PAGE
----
star2evo
The evolutionary paths of low mass through high mass stars

All stars derive their energy through nuclear fusion, the transmutation of four hydrogen nuclei (protons) into a helium nucleus. For lower-mass stars like our sun, after all but 12% of the star’s core hydrogen has been depleted, during the star’s helium burning phase, the process will continue through a series of core contractions, heating and expansions, with the transmutation of 3 helium nuclei to form a Carbon-12 nucleus. This process, by which the transmutation of helium into carbon occurs, is known as the Triple-Alpha process, a 2-step nuclear fusion process that ultimately combines 3 He4 nuclei (alpha particles) to form a stable Carbon-12 nucleus; this is the only means by which carbon is produced and is the nuclear dead-end for solar class stars.

HyperNova_HeavyElementProduction
An artists rendering of the layered, heavy-element rich core of a high-mass star as it self-destructs in a violent Type-II supernova. The stellar remnant, if one still remains, may become a pulsar (a rapidly rotating neutron star) or a black hole.

For higher mass stars greater than 8 solar masses, the process continues, terminating in a silicon burning cycle that produces heavy metals up to and including Iron and Nickel. Since the “iron group” is at the top of the binding energy curve, fusion of elements above iron dramatically absorb energy and no additional alpha particles (helium nuclei – this is what’s been happening: the addition of an alpha particle to each successive element, known as Helium capture, to produce the next element in the series) can be added to Nickel to produce the next element in the chain, a Zn-60 (Zinc) nucleus and the process ends here – for all stars; this is the nuclear dead-end for all stars, of any mass. The end result is an implosion of the degenerate Nickel-Iron inner-core and a Type II, core-collapse supernova.

Still, no answer as to why all this is relevant to the announcement by the IUPAC.

If the production of heavy elements ends with Iron and Nickel how can we account for the heavier elements following Nickel (Copper, Zinc, etc) and the remainder of the Periodic Table? The release of all the pent-up gravitational potential energy in the tiny, degenerate stellar core as a Type-II supernova is so titanic and so enormous that the flood of heavy nuclei streaming away from the destroyed star freely combine with the torrent of free neutrons now available. Since neutrons are electrically neutral there is no electrostatic repulsion and they combine with the flood of heavy-element isotopes in a flurry of heavy-element genesis up through and including uranium, the heaviest of the naturally-occurring elements. This process is known as Rapid Neutron Capture (R-Capture) and is one of two processes that produce elements heavier than Iron, Cobalt and Nickel (the Iron Group); the other is more of a slow-cooker process with time scales measured in thousands of years compared to seconds for the R-Capture process. This latter process, S-Capture, is thought to occur in highly-evolved, AGB (Asymptotic Giant Branch) stars in time scales measured in millennia while R-Capture occurs within seconds in explosive environments, such as in supernovae. In either case, beta-minus decay in the newly formed heavy isotope transmutes the captured neutron into a proton, yielding an isotope with a greater atomic number (the number of protons contained in the nucleus).

As a final piece to this and something that is at the heart of the increasing instability with increasing atomic number as evidenced and presented in the IUPAC announcement, the heavier the nucleus, the larger the atomic radius and thus, the weaker the binding force holding it together. The Strong Nuclear Force, the force that binds the nucleus together, is strong over distances small relative to the radius of heavy nuclei, thus the inherent instability of increasingly large, relatively heavy nuclei. This is the key reason why there is an upper limit to atomic mass and atomic number, that there cannot be arbitrarily heavy nuclei: the nucleus will simply decay to smaller, more stable nuclei.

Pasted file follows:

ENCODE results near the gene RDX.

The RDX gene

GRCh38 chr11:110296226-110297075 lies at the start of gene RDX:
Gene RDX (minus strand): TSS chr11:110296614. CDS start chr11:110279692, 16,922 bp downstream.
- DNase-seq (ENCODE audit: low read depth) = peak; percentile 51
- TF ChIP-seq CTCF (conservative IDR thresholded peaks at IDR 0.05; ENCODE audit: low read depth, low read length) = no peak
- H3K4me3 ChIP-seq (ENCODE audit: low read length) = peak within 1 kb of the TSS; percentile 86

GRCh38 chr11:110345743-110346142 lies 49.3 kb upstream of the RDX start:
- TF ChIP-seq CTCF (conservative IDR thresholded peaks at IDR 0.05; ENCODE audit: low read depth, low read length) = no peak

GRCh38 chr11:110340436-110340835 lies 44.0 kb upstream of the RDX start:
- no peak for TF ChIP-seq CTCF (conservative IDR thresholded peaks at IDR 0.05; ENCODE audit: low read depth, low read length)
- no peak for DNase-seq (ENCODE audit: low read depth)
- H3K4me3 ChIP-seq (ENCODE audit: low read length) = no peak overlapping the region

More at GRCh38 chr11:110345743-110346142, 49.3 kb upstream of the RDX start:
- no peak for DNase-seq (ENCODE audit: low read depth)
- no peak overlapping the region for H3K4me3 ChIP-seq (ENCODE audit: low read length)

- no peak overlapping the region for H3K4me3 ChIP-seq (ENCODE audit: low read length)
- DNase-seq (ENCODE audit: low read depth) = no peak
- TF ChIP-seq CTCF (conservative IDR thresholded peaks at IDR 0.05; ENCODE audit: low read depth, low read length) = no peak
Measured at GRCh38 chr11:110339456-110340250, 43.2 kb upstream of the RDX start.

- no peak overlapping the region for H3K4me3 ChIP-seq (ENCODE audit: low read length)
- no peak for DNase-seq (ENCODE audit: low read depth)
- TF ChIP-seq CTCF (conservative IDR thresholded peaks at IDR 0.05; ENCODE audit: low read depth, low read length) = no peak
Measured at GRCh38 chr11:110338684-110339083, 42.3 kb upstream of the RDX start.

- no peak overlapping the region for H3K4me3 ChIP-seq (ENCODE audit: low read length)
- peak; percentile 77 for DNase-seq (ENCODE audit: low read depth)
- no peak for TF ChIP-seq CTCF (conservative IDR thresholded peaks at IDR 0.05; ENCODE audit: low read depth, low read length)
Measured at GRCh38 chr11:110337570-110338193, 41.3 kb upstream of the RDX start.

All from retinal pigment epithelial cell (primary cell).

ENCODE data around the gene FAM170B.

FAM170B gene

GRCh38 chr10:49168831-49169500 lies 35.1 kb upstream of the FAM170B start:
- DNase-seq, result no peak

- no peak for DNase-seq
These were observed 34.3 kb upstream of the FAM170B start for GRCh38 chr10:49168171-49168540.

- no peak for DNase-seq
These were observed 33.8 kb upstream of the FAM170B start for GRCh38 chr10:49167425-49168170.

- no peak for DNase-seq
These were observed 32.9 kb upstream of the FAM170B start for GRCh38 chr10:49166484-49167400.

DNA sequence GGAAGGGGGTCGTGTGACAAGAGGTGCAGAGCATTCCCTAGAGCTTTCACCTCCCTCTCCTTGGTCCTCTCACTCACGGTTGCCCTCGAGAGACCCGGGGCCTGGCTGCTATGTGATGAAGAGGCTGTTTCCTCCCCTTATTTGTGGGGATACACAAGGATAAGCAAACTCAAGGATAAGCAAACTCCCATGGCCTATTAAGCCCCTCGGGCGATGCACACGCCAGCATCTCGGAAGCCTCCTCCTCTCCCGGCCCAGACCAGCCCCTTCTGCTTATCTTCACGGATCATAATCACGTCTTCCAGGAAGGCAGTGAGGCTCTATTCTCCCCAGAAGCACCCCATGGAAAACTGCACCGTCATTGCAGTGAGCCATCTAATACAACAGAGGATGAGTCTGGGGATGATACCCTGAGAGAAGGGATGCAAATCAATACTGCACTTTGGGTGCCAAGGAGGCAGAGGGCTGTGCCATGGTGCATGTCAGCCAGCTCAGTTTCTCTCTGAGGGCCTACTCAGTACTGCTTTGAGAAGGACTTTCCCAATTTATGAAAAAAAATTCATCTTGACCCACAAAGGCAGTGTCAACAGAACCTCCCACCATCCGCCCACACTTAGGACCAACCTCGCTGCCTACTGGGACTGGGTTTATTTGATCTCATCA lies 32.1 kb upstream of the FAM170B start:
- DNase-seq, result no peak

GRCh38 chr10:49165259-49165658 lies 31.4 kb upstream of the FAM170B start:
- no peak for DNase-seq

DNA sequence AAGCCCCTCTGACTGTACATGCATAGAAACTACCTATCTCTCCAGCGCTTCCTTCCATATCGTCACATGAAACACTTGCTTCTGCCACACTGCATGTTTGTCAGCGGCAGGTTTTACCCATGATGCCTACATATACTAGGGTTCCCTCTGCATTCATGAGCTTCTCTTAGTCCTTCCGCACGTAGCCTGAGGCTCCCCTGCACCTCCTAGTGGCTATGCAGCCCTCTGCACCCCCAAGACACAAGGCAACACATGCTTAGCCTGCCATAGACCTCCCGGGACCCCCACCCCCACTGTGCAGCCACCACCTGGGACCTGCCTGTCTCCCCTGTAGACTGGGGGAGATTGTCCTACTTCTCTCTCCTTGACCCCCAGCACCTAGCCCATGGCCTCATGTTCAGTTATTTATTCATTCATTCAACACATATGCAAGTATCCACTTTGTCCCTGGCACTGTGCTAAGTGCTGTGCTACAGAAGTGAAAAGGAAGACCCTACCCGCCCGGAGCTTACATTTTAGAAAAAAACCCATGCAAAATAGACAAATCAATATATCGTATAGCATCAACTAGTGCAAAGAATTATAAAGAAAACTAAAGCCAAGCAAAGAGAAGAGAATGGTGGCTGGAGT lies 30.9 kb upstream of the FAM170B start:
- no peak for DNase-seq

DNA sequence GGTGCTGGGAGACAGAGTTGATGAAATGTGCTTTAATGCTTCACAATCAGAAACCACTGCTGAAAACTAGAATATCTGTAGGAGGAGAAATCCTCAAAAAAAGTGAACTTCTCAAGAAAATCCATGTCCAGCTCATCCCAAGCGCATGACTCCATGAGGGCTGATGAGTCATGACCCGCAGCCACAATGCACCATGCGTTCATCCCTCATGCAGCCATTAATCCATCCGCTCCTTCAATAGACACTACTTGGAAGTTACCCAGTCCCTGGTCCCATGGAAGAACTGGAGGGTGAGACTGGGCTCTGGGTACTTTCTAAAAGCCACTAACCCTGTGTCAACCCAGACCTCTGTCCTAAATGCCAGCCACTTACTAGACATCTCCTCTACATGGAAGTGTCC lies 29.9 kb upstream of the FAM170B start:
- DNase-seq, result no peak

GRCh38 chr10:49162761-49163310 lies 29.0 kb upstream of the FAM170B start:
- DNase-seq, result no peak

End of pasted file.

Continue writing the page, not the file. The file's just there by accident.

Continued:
Finally, I would suggest that “discovery” is not the correct term to describe this finding. Since all elements heavier than uranium are synthesized, they are not really “discovered” in the conventional sense as occurring in nature, but rather are produced or created in a controlled, laboratory environment.

Imagination is more important than knowledge585px-Albert_Einstein_signature_1934(invert)
An index of all articles in this blog can be found here.

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9 thoughts on “New Elements Added to Periodic Table

  1. Patting themselves on the back for chasing a chimera that barely exists.
    As climate change bites and antibiotics reach their expiry date the worlds leading brains concentrate their united efforts on the periodic table filling in the unfillable.
    Still we have learnt a most useful fact in the unimaginable future global warming will be cooled down by an icey death.

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    1. Yes, very well put! In fact, to call it a discovery is actually inaccurate and is something I alluded to in the post. They discovered nothing since these 4 new elements *don’t* occur in nature. All they did was build a nucleus with a new atomic number that remained stable over a given time frame. *All* nuclei heavier than Uranium were never *discovered*, but simply synthesized in the lab. Agree with you too, re: antibiotics and climate change!
      Cheers!
      TM

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      1. This is true; science, in general, is regarded as an opinion by many and, as such, opinions can be disregarded. Said differently since science is regarded my many as an opinion, opinions can be regarded almost as an individual’s theory unto themselves. The problem with this is that many act on their theory, believing it to be true. We see this regarding climate change and this is at the crux of that problem. Individuals do what they want, essentially acting on their own scientific theory unto themselves. Problem here is that their actions have consequences. World leaders and governments need to be informed by science and academia not whims and half-baked “theories” of pseudo-scientists. This underscores the need for excellence in education in the STEM fields and national agencies in every government that support this.